The third school we visited was Quinara High School. In past years the ACF had contributed the funds to construct a 2-story computer lab and arts center on school property and had contributed 6 computers with printer and projector screen. The temporary director of the school told of their need to get Internet service re-installed into the building. Originally this school was the recipient of government run Internet service which has recently been discontinued due to lost funding in hard economic times in Ecuador. ACF plans on providing this service through VilcaNet sometime in the 2012 budget allocations.
The fourth school was the Grammar/Middle School in Tumianuma, a very small but robust village along the river. Only three family names make up the 150 inhabitants, so most everyone is related in one way or other. The school has 43 students, three teachers and one administrator. This school is in much need of assistance. Even though it is in the Vilcabamba school district, it is on the other side of the Mondango Mountain, some 40 Kilometers from Vilcabamba. It is, as one local resident calls it, the Forgotten School. Roof repair is the most immediate need. Children open umbrellas in the classroom when it rains. There are no permanent walls in this school, which has three dividers separating the three classrooms. The lighting in the building is made up of single strands of wire suspended from the ceiling passing through black plastic which has been suspended in the ceiling to help keep out of the rain.
The kitchen was destroyed by fire last year and has been rebuilt as a kindergarten room. Parents bring food for the children for lunch from their homes. They have 1 computer contributed by ACF in past years. They have never had Internet service. They are constructing a computer room in anticipation of getting some more computers in the future and Internet service. Recently, the school received some funding from the government to repair the roof and place dividers in the long open room that is their school. The ACF hopes to donate a desktop computer system, printer, video camera, digital camera and Internet connection in the upcoming year. We also hope to involve this school in the circuit computer teacher program. The school treated us to local made crackers and “horchata”, a local herbal tea, as a snack. We passed out T-shirts, pocket folders and rulers to the students.
The fifth school visited is just outside Vilcabamba. It is a traditional, two-room rural school with 12 students, ages 6-13. The one teacher teaches each course to each age group. The other room is used for indoor recreation on in-climate days and to serve meals. We provided T-shirts, pocket folders and rulers to the student and a T-shirt for the teacher. The ACF hopes to provide a computer system to this school in 2012 as well as Internet service.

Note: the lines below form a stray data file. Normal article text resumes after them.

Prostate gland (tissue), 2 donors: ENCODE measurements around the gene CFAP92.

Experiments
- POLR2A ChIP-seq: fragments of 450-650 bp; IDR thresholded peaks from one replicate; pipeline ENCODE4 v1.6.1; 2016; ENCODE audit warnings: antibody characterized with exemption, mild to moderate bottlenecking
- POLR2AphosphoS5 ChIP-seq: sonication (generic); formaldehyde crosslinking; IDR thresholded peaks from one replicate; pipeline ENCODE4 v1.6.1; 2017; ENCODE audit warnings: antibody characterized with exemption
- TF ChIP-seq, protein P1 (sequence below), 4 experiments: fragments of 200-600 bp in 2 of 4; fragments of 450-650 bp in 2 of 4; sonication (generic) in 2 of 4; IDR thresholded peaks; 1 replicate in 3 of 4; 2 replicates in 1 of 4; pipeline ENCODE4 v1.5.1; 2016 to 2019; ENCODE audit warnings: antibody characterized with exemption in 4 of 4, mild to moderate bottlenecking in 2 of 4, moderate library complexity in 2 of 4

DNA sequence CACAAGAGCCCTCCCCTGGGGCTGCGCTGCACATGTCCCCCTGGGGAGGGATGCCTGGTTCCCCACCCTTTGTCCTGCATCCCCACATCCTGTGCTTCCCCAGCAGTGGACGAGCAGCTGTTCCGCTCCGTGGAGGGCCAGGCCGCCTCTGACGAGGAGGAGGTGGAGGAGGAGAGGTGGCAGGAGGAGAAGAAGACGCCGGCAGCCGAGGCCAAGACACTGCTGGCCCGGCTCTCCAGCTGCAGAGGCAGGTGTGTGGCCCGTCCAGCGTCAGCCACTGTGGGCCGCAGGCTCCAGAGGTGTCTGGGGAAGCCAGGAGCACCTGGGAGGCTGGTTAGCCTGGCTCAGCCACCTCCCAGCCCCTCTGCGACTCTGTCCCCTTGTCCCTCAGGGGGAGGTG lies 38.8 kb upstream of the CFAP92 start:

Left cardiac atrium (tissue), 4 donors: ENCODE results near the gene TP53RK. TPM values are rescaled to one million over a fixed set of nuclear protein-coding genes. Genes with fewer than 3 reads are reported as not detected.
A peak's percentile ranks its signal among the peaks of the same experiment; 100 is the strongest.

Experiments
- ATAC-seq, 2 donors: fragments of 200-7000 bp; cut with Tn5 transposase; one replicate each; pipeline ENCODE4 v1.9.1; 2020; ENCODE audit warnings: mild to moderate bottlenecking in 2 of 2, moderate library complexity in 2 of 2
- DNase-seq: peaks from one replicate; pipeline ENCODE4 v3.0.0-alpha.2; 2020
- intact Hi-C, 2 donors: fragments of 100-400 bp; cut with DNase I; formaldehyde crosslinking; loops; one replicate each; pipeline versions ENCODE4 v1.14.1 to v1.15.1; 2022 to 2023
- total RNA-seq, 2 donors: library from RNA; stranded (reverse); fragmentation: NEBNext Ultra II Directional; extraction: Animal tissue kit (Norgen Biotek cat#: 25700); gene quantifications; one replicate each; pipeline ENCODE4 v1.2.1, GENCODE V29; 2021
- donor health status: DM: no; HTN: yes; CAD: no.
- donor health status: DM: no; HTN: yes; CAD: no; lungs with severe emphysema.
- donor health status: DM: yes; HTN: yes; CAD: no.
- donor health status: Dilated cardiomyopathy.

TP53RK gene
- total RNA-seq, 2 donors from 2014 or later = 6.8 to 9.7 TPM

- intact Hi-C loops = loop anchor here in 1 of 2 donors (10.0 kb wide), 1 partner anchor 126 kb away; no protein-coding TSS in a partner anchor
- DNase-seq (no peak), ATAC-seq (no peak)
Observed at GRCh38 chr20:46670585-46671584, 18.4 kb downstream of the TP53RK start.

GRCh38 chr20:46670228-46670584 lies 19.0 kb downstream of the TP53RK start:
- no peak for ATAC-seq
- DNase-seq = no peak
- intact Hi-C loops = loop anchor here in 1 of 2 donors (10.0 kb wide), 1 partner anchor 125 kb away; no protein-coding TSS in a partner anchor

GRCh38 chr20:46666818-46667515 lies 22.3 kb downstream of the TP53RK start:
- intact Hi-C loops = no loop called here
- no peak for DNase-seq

The last school for the day was Cucanama Alto, a small rural school just 4 miles from downtown along the main road from Loja. It has 11 students and one teacher. As we entered the school, the children were all huddled around a computer system that had been donated by ACF in years past. There was a second computer that had been donated by the parents. A young woman volunteer from the area had come by to teach the children how to use the computer. She has been volunteering for over a year, coming once a week to teach computer skills. This is the type of circuit teaching program that the ACF hopes to provide in the upcoming years. This school also needs Internet service and computer maintenance which the ACF hopes to provide soon. The students and teachers/administrators received T-shirts and the remaining pocket folders.
PART 4: SUMMARY OF DONATIONS PROVIDED ON THE 5TH ACF MISSION TRIP
The ACF 5th Mission Trip to Vilcabamba, Ecuador, was extremely successful. With visits to 11 total schools, 1125 students were impacted by the generosity of the ACF, its volunteers and its donors. The gifts to these schools will improve the educational opportunities for all of these children and help them to become better prepared for a successful and happy future.
The balance of the short time I had remaining in Vilcabamba was spent revisiting the Madre Tierra Hotel, once owned by Jaime and his wife, Ginette and enjoying a hearty lunch before leaving for the airport in Loja and my return journey home. Memories as always remain behind and are carried with me back to America.
I want to extend a very special thank you to Cristina and Enrique Alvarez. Without their assistance and tireless efforts, this 5th Educational Mission Trip would not have been possible.
Schools Visited (11):
Schools Receiving Computer Systems, Cameras, Supplies, T-shirts:
Trece de Abril – Co-ed Grammar school in downtown Vilcabamba 192 Students
Mollepamba Indigenous School (Rural Mountain School) 19 Students
Neuve de Octrubre – Grammar school in San Pedro del Vilcabamba 90 Students
Yamburara Bajo – Rural School just outside Vilcabamba 52 Students
Schools Receiving T-shirts and Pocket Folders:
Montalvo Vilcabamba Grammar/Middle School 475 Students
Comunidades Grammar School (Rural school near Quinara)15 Students
Quinara Grammar School 112 Students
Tumianuma Grammar Rural School 43 Students
Linderos School (Rural School just outside Vilcabamba) 12 Students
Cucanama Alto (Rural school just outside Vilcabamba) 11 Students
School Visited to Assess Previously Donated ACF Equipment for Repair Consideration:
Dr. Balazar Aguirre High School in Quinara 104 Students
Total Number of Students Impacted by This Mission Trip: 1125
That is the conclusion of the 5th Mission Trip to Vilcabamba for April 2011. Vilcabamba stands out for its beautiful scenery with the greenest greens, the bluest sky, the sweetest drinking water infused with naturally chelated minerals in the perfect balance for human health, the most precious children and a very appreciative community, teachers and administrators. Every trip is another life-changing experience in the land of the centenarians and a true paradise… Vilcabamba.
Terry Minke is an ACF Co-Founder and Trustee, CK Companies consultant and owner of CISS Publishing and Advantage Marketing.